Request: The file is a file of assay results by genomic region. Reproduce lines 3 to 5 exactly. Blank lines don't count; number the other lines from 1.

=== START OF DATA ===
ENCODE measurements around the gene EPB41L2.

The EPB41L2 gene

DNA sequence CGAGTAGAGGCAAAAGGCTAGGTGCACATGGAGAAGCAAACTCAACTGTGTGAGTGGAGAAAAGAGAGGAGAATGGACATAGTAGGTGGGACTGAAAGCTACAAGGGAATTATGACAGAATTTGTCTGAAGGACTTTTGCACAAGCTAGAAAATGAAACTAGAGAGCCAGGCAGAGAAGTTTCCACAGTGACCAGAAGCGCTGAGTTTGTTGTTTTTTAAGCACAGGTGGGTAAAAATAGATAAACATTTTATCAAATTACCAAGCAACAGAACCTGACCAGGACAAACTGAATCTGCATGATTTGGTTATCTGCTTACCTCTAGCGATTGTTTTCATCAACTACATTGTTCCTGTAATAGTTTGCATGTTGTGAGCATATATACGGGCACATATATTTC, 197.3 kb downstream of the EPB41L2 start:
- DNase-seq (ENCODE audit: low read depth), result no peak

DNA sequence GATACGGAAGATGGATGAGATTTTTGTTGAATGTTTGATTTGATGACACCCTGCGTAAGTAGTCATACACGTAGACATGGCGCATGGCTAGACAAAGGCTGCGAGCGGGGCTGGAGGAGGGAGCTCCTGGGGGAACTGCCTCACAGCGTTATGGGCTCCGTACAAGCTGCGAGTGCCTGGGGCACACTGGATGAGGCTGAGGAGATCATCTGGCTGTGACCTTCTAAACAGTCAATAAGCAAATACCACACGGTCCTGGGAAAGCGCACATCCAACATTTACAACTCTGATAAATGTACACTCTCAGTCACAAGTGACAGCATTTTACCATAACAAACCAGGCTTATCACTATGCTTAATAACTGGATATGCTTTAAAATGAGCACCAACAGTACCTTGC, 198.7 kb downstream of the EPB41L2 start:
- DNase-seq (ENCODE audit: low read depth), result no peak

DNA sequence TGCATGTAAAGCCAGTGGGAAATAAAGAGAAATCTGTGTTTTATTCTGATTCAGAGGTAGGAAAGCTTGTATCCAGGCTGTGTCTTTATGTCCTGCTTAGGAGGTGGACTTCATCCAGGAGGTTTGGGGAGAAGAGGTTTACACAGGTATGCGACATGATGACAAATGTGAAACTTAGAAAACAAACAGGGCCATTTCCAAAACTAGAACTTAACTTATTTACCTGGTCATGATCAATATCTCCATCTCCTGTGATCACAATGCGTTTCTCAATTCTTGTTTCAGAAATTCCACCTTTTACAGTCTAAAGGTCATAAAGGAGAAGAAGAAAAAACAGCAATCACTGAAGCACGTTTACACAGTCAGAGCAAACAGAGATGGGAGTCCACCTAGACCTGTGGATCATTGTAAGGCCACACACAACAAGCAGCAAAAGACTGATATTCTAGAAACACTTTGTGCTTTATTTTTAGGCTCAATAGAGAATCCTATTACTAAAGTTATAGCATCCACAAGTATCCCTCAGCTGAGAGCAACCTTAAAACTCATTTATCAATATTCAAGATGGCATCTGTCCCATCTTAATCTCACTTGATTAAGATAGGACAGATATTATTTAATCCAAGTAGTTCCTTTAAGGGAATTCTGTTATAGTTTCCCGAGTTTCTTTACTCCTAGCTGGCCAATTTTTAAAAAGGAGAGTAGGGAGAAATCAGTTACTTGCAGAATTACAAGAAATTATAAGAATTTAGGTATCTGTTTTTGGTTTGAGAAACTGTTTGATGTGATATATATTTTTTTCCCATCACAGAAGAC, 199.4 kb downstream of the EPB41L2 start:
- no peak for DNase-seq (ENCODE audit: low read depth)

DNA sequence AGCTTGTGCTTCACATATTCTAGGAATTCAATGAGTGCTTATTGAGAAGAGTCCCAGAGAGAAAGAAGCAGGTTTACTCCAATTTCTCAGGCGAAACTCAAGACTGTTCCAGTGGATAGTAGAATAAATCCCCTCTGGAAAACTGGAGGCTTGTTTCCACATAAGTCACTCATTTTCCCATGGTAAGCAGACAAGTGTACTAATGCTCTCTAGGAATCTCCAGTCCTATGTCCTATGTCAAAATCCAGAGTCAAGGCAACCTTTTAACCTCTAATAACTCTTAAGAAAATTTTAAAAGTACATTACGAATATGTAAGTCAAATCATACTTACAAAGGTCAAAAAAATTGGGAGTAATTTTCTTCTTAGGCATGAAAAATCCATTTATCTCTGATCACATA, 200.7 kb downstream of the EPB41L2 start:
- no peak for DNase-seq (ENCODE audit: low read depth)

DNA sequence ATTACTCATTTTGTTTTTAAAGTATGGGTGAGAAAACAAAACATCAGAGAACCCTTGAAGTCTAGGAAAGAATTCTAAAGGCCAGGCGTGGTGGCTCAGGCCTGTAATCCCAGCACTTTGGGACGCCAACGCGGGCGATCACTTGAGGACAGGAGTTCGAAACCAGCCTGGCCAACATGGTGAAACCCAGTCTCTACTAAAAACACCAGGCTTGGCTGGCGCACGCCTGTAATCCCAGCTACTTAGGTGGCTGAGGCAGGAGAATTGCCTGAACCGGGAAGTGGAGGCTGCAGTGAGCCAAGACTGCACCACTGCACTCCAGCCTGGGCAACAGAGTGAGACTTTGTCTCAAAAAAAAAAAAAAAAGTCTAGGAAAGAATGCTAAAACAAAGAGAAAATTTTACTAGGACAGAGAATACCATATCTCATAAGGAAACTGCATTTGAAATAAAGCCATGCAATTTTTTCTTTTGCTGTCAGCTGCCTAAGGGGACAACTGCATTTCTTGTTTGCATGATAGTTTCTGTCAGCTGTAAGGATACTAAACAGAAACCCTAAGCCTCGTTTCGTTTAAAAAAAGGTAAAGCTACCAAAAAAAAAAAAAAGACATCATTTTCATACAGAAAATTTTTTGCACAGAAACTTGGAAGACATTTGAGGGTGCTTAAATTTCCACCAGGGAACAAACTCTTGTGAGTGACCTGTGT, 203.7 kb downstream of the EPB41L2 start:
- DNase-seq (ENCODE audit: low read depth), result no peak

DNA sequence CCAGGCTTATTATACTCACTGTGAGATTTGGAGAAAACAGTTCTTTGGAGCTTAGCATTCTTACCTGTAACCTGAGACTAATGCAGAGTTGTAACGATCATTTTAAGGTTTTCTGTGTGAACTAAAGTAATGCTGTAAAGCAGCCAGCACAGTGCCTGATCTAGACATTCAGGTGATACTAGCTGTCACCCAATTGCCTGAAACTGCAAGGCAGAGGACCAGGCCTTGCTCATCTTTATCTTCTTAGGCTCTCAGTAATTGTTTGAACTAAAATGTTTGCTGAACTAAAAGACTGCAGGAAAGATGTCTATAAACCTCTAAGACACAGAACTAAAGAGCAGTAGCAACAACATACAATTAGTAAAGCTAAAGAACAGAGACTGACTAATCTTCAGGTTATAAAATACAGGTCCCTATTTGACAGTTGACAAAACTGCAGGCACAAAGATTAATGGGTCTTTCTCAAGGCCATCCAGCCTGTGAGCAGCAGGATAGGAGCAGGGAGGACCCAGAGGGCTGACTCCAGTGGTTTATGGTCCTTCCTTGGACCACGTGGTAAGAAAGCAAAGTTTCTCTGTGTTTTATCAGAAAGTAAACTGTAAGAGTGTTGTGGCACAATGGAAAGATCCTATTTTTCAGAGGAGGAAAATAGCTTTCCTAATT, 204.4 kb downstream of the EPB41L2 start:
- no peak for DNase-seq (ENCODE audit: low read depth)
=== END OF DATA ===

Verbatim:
DNA sequence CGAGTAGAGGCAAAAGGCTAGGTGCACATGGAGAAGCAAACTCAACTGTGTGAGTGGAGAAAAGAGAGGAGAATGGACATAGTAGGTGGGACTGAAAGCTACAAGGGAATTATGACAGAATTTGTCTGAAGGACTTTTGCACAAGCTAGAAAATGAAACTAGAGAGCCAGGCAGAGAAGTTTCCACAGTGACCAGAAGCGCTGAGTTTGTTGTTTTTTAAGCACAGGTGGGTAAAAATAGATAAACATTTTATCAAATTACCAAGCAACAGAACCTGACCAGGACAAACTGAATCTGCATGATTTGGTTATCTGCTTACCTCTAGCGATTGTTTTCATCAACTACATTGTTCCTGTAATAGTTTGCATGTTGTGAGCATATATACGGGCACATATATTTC, 197.3 kb downstream of the EPB41L2 start:
- DNase-seq (ENCODE audit: low read depth), result no peak

DNA sequence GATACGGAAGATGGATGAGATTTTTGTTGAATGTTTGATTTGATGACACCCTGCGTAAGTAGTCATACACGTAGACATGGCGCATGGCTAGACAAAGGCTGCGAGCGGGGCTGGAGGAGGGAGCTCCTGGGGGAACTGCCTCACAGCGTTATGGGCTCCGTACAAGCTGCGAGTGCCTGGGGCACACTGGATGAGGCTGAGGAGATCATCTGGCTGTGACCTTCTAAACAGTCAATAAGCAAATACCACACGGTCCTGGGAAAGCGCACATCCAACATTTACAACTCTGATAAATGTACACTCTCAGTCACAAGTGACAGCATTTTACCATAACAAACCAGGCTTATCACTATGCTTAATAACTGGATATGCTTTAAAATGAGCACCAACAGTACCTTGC, 198.7 kb downstream of the EPB41L2 start: